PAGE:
Binghui Deng and Yunfeng Shi
Measuring fracture energy in model glasses with various ductility; showing the deformation morphologies for glasses with various ductilities; and measured fracture energy (and normalized fracture energy by the surface energy).
Metallic glasses -- alloys lacking the crystalline structure normally found in metals -- are an exciting research target for tantalizing applications, including artificial joints and other medical implant devices. However, the difficulties associated with predicting how much energy these materials release when they fracture is slowing down development of metallic glass-based products.
Recently, a pair of researchers from Rensselaer Polytechnic Institute in Troy, New York, developed a new way of simulating to the atomic level how metallic glasses behave as they fracture. This new modeling technique could improve computer-aided materials design and help researchers determine the properties of metallic glasses.
"Until now, however, there has been no viable way of measuring a quality known as 'fracture energy,' one of the most important fracture properties of materials, in atomic-level simulations," said Yunfeng Shi, an author on the paper.
Fracture energy is a fundamental property of any material. It describes the total energy released -- per unit area -- of newly created fracture surfaces in a solid. "Knowing this value is important for understanding how a material will behave in extreme conditions and can better predict how any material will fail," said Binghui Deng, another author on the paper.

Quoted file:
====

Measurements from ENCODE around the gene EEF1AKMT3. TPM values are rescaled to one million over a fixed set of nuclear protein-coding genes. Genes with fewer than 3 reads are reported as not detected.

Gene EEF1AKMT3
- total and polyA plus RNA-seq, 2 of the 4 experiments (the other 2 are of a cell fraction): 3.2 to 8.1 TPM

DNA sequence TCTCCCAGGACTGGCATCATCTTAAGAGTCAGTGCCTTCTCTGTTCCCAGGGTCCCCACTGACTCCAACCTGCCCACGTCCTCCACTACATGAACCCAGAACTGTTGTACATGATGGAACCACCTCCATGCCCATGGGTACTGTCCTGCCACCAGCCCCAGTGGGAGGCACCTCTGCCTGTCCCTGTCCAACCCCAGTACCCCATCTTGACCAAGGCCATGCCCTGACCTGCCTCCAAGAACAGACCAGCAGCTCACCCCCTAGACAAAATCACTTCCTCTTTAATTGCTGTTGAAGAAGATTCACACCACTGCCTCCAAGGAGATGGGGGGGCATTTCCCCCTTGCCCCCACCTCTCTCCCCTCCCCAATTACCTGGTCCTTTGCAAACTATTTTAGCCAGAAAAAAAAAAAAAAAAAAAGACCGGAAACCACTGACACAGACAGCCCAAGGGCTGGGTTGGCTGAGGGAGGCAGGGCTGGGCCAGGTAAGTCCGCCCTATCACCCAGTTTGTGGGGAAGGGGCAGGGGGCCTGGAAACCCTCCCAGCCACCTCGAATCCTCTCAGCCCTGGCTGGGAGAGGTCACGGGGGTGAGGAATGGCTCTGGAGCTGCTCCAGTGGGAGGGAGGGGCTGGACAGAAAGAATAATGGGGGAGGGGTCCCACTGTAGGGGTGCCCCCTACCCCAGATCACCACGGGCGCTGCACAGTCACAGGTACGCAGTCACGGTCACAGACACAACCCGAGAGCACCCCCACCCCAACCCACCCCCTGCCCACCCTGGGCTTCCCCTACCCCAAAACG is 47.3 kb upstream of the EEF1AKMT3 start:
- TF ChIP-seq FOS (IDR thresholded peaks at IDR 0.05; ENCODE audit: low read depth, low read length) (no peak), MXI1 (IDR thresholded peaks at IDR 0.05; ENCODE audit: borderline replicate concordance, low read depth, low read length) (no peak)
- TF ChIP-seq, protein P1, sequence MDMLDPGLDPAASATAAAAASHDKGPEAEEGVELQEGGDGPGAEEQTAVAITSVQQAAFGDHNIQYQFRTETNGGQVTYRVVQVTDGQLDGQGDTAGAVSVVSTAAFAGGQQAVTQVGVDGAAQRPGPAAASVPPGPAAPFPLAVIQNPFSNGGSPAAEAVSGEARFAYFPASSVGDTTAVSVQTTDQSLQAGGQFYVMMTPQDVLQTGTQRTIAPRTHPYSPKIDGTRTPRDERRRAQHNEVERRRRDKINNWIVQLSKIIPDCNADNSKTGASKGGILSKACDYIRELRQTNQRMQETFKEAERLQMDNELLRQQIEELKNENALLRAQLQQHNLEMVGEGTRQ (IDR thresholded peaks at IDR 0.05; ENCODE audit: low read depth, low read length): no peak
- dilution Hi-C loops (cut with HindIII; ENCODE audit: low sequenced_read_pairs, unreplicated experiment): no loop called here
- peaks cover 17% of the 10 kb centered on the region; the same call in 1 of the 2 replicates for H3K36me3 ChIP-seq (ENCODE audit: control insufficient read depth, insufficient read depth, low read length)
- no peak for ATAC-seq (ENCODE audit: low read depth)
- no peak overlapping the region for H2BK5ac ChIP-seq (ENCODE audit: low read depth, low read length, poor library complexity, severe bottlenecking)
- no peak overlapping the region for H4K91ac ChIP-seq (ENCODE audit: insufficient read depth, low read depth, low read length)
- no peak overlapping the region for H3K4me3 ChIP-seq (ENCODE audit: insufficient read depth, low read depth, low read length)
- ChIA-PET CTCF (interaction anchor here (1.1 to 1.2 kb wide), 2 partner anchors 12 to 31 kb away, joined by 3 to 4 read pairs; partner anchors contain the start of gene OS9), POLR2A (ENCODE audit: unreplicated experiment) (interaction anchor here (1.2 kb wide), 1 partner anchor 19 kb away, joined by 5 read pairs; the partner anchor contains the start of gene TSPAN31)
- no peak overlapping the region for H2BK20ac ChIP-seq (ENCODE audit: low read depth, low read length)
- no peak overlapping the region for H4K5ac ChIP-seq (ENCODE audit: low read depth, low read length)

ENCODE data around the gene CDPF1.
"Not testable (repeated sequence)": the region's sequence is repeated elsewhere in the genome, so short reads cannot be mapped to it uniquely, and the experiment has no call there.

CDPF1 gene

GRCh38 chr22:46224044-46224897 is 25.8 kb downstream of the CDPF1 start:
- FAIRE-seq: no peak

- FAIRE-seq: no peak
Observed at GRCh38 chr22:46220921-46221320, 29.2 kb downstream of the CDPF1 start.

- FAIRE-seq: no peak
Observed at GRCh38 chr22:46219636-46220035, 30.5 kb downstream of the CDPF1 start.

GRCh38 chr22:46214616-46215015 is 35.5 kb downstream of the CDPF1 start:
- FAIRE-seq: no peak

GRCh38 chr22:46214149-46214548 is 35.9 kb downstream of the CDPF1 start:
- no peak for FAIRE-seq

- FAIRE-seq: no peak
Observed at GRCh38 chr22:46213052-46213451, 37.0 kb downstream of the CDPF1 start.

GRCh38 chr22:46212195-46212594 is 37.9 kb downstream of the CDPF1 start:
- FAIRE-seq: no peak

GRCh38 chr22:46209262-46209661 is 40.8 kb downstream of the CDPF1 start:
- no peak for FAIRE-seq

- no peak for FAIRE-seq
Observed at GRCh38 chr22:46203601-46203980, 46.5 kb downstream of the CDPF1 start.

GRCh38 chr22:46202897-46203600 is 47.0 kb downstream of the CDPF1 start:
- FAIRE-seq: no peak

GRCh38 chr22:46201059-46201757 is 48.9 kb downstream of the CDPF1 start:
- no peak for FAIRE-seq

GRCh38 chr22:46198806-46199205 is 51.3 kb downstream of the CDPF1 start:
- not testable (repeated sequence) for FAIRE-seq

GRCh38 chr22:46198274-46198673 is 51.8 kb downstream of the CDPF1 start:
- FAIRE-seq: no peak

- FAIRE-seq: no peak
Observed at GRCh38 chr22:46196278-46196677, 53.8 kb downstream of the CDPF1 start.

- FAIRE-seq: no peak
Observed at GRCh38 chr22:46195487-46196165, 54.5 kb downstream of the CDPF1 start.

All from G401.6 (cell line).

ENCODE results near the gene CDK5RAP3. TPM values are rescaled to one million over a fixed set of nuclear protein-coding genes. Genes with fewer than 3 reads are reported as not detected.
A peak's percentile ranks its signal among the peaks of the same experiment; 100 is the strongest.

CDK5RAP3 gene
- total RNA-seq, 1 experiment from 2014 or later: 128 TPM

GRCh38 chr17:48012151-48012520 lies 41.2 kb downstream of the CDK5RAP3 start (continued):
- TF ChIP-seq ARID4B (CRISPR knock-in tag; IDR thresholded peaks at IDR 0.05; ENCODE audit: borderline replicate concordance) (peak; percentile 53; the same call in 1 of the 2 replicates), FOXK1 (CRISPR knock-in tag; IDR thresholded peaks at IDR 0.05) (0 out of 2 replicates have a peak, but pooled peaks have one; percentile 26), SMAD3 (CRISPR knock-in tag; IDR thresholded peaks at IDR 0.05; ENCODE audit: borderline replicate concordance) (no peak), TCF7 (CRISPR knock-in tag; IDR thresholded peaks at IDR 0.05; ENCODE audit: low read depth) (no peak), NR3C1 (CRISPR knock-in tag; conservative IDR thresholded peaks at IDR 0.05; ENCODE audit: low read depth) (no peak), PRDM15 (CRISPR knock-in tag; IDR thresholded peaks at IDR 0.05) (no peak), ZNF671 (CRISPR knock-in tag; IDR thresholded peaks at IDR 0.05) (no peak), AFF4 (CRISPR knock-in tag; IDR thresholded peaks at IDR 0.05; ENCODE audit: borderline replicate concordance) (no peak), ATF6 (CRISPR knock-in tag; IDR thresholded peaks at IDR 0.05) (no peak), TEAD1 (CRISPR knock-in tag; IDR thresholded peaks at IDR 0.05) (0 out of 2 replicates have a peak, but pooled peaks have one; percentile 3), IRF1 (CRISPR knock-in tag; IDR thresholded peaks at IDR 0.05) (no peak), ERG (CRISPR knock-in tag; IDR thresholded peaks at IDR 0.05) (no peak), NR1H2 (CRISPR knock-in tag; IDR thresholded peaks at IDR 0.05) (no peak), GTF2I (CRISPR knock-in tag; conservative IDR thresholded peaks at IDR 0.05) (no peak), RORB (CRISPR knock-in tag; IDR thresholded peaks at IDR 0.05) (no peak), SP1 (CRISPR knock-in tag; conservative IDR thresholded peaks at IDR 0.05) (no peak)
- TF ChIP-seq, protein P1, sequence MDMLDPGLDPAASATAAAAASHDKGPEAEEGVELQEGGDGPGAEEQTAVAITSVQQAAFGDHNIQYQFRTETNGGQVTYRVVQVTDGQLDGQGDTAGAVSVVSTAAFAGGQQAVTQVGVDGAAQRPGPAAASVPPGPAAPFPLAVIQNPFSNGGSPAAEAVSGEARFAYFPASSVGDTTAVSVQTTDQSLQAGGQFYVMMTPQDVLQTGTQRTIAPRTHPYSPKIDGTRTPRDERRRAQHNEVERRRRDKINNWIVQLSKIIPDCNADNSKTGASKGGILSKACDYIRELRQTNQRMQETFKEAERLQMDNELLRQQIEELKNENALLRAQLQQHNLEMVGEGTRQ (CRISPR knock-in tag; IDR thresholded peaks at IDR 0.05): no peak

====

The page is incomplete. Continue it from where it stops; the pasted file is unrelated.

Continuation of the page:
In principle, any alloy can be made into a metallic glass by controlling manufacturing conditions like the rate of cooling. To select the appropriate material for a particular application, researchers need to know how each alloy will perform under stress.
To understand how different alloys behave under different conditions, the researchers utilized a computational tool called molecular dynamics. This computer modeling method accounts for the force, position and velocity of every atom in a virtual system.
In addition, the calculations for the model are constantly updated with information about how the fractures spread throughout a sample. This type of heuristic computer learning can best approximate real-world conditions by accounting for random changes like fractures in a material.
Their model accounts for the complex interplay between the loss of stored elastic energy from an erupting fracture, and how much the newly created surface area of the crack compensates for that energy loss.
"Computer-aided materials design has played a significant role in manufacturing and it is destined to play far greater roles in the future," Shi said.